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Facebook Considers Hiding Like Counts

     
8:56 am on Sep 3, 2019 (gmt 0)

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Facebook is considering hiding "Like" counts on news feed posts in a bid to end "envy." It'd be a test at first, similar to the test at Instagram.

The idea is to prevent users from destructively comparing themselves to others and possibly feeling inadequate if their posts don’t get as many Likes. It could also stop users from deleting posts they think aren’t getting enough Likes or not sharing in the first place.


[techcrunch.com...]

It seems this is worse for younger people that have grown up with "likes."
9:03 am on Sept 3, 2019 (gmt 0)

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Upvoted.
2:05 pm on Sept 3, 2019 (gmt 0)

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hehehe,

I've seen some youngsters getting quite upset about the situation with likes (and lack of) and feel they missing out when they get fewer than their peers. For a young mind that can be yet another thing that tries today's youngsters.
3:28 pm on Sept 3, 2019 (gmt 0)

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Reassurance is never a bad thing but I can see why this popularity metric can be toxic. Why not simply highlight posts as "popular" or whatnot instead of a metric scale of worthiness that people compare themselves against.

As webmasters who often looked at the 'little green bar' there's maybe less room to talk ;o)
7:50 pm on Sept 3, 2019 (gmt 0)

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If we don't get to vote on what's good, how will we know... lemme guess, they'll decide.
8:36 pm on Sept 3, 2019 (gmt 0)

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"popular" ends up the same place, as does "trending", etc... Heck, even "word of mouth" has the same foibles. :)

And whenever there is a popularity thing out there, there will be those that will subvert it by hook or crook to elevate themselves.

Nature of the beast (humans & vanity)

Sadly, given the scale of FB, the problem is more obvious than ever. And probably not to their ideological liking in some ways.
8:43 pm on Sept 3, 2019 (gmt 0)

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Real problem is the anonymity of the likes ... too easy to game the system with concerted efforts by groups, or bots.
9:22 am on Sept 5, 2019 (gmt 0)

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To be fair, our generation wasn't much better. I recall the early days of forums used to have various problems with people bumping post counts with thin posts, etc.

And, *ahem*, I'll see your Facebook likes and raise you an entire industry's obsession with toolbar PageRank! ;)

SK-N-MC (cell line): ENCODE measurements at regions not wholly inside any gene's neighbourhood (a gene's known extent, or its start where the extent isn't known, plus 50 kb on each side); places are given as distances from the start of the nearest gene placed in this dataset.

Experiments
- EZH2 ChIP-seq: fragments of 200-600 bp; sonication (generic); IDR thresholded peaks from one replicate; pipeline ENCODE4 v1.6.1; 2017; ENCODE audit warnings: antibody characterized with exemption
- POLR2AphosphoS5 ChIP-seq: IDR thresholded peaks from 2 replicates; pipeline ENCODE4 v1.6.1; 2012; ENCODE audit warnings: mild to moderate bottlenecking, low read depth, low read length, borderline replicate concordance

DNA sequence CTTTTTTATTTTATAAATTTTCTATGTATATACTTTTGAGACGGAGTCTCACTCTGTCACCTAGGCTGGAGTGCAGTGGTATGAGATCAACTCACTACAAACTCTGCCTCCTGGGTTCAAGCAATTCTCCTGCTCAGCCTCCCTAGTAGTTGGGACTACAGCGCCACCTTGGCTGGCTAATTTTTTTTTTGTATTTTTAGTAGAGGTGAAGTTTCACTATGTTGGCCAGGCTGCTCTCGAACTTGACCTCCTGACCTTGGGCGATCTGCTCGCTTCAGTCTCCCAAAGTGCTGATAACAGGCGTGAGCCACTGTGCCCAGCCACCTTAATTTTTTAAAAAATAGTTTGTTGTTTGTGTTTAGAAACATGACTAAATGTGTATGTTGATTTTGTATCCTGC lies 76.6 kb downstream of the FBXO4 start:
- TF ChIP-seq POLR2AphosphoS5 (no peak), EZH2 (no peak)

7:41 pm on Sept 5, 2019 (gmt 0)

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@Marketing Guy ... those were strange days! (never played the game myself)

Then again, the search engines of the day were doing all they could to race to the top ... and most of them are all gone. And PR has been moved to the backwater...
1:34 pm on Sept 27, 2019 (gmt 0)

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Facebook is now running a test in Australia to hide "Like" counts. The author still sees the counts, but they are hidden from everyone else.


“We are running a limited test where like, reaction, and video view counts are made private across Facebook” a Facebook spokesperson tells me. “We will gather feedback to understand whether this change will improve people’s experiences.” If the test improves people’s sense of well-being without tanking user engagement, it could expand to more countries or even roll out to everyone, but no further tests are currently scheduled.


[techcrunch.com...]
2:45 pm on Sept 27, 2019 (gmt 0)

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I really wish they would change it around so the user will see their likes and reactions, but not who they are from. This would lead to a lot more honesty. A bit like what YouTube does. You can see thumbs up and down but not who did what.

Mack.
5:45 pm on Sept 27, 2019 (gmt 0)

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A bit like what YouTube does.
Or, ahem, the present forum? (Granted, we don’t have downvotes. But on the other hand, we don't often have threads that make the reader deeply regret they ever scrolled down.)

For me it depends on the venue. If it's an established forum with a few dozen regular contributors, you come to expect who will upvote what post--and if you don't see the expected names, you stop and ask yourself if you inadvertently said something stupid. But when you're talking to thousands of strangers, the names won't mean anything.